The countdown to this month's Kenya Certificate of Primary Education (KCPE) and the Kenya Certificate of Secondary Education (KCSE) is set to start tomorrow after a meeting of top government officials to plan the conduct of the examinations.
Education cabinet secretary, George Magoha, will first hold a meeting with his colleagues Fred Matiang'i (Interior) and Joe Mucheru (ICT), the Kenya National Examinations Council (Knec) acting CEO Mercy Karogo and the Teachers Service Commission (TSC) CEO Nancy Macharia at the Kenya School of Government from 8.30 a.m.
Afterwards, they will meet regional directors of education, county directors of education, sub-county education officers, county commissioners and their deputies to brief them on the administration of the exams. Other senior National Government Administration Officers (NGAO) will also attend the meetings.
"The meeting has been scheduled to discuss the strategies to be employed during the conduct of 2020 KCPE and KCSE examinations," an invitation letter signed former Basic Education principal secretary, Belio Kipsang reads. The new Education PS, Julius Jwan, will attend alongside Karanja Kibicho and Jerome Ochieng from Interior and ICT ministries respectively.
After the meeting, the county directors and sub-county education officers will be issued with padlocks and keys to secure the containers (distribution centres) where examination materials will be stored. They will also be informed of the distribution schedule, logistics and measures put in place to curb cheating. In the 2019 examinations, the materials were distributed from Knec headquarters twice weekly. A total of 479 distribution containers were used then.
Prof Magoha is expected to lay out plans to ensure timely delivery of examination materials to all parts of the country. This will pose challenges as rains are expected to pound different regions during the examination period. Previously, helicopters have been deployed in areas that are inaccessible.
The Nation understands that Knec is also finalising on new rules and guidelines that will govern this year's exams, which will done under the cloud of the Covid-19 pandemic. The guidelines will also inform examination officials about how to handle an unprecedented number of candidates who are pregnant.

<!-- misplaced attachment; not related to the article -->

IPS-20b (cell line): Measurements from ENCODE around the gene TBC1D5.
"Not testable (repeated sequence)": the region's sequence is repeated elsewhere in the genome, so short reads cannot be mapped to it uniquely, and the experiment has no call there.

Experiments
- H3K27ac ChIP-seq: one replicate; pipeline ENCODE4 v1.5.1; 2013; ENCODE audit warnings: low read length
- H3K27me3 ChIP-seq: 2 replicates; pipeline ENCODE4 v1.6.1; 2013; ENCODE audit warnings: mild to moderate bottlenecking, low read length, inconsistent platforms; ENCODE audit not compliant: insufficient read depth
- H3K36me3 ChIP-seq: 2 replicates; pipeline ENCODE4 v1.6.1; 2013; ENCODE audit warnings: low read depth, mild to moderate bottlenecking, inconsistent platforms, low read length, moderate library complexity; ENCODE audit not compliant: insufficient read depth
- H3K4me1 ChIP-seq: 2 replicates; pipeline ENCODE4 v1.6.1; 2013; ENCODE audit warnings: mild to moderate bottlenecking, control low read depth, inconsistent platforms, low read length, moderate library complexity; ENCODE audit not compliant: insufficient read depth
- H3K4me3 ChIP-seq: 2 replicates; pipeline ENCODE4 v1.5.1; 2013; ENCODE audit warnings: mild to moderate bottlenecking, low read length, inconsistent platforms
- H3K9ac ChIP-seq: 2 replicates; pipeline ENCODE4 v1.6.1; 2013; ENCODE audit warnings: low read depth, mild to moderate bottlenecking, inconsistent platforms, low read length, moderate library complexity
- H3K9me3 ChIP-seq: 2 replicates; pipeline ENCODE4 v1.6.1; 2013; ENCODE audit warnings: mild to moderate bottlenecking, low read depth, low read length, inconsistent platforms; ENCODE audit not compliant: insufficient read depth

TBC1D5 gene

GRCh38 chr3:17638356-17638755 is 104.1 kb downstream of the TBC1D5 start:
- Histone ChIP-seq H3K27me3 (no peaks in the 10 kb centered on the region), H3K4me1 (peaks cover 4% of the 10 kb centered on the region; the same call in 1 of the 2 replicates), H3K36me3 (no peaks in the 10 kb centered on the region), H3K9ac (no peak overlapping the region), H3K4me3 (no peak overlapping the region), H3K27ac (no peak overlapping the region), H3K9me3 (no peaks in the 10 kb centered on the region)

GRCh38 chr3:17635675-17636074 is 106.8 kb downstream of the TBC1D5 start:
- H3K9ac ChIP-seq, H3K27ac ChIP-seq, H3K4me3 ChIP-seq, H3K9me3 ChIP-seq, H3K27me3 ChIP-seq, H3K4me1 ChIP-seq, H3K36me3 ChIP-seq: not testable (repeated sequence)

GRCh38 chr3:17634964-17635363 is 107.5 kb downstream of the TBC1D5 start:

They will also give direction on candidates whose examination centres were closed following flooding, especially in the Rift Valley. Knec has advised that such centres be merged with the ones closest to them. Also to be merged are centres with less than 15 candidates.
For this year's KCPE and KCSE, about 186,000 officials will be deployed as examination centre managers (technically the heads of institutions), supervisors, invigilators, markers, security officers and drivers.
Additionally, NGAO, ministry of interior officials and those from ICT will be involved in the monitoring of the examinations. Cabinet secretaries and PSs from various ministries as well as heads of semi-autonomous government agencies will also be in the field monitoring the conduct of the exams.
The KCPE candidates will hold their rehearsal on Friday, March 19 2021; which is the closing date for the other learners. They will begin the examinations the following week on Monday, completing on March 24, 2021.
KCSE candidates will have their rehearsals on March 25 2021 and begin the examinations the following day. The exams will go on until April 21 2021, when the last group will write their practical papers.
The exams will be administered against the backdrop of thousands of candidates missing as schools remain unable to account for their whereabouts since schools opened. Many girls have been married, given birth or are pregnant.
Meanwhile, learners in Grade 4 will, from next week, undergo a national formative assessment, which will assess things that they have learnt so far in their current Grade. This will be the first such test in the competency based curriculum (CBC) where the learners' scores will be stored by Knec, alongside subsequent assessments and cumulatively, account for their final score when they exit primary school in Grade 6 to join junior secondary school.
The assessment will begin on Monday and should be completed by March 19 2021, when schools are scheduled to close. According to the recommendations released recently by a taskforce on the implementation of CBC, placement into secondary will be decided by a combination of formative and cumulative (summative) assessments.
The tests will be administered and marked teachers at the school level and then the scores uploaded onto a portal on the Knec website.
The school-based assessments that learners will undertake in Grade 4,5 and 6 will each be weighted at 20 per cent while the final one at the end of Grade 6 will be weighted at 40 per cent.
The assessment beginning on Monday has been set by Knec. However, for learners currently in Grade 3, their assessment while in Grade 4 will be split into two parts, each contributing 10 per cent of the marks. One will come from the classroom assessments that they do during the year while Knec will provide assessment tools for the other part.
"To guide the process, Knec will be uploading the 2020 age-based and intermediate level stage-based assessment tools by March 7 2021 to access and use," the guidelines sent on Monday by Dr Karogo to head teachers and sub-county directors of education reads.
There have been concerns about the credibility of the school-based assessment given the country's dark history of cheating in examinations.
Grade 4 learners will complete their academic year this month, since together with KCPE and KCSE candidates they opened earlier when other learners were at home owing to the Covid-19 pandemic shutdown of schools. The candidate classes will stay out of school until July 26, 2021, as they wait for learners in other classes to complete their third term.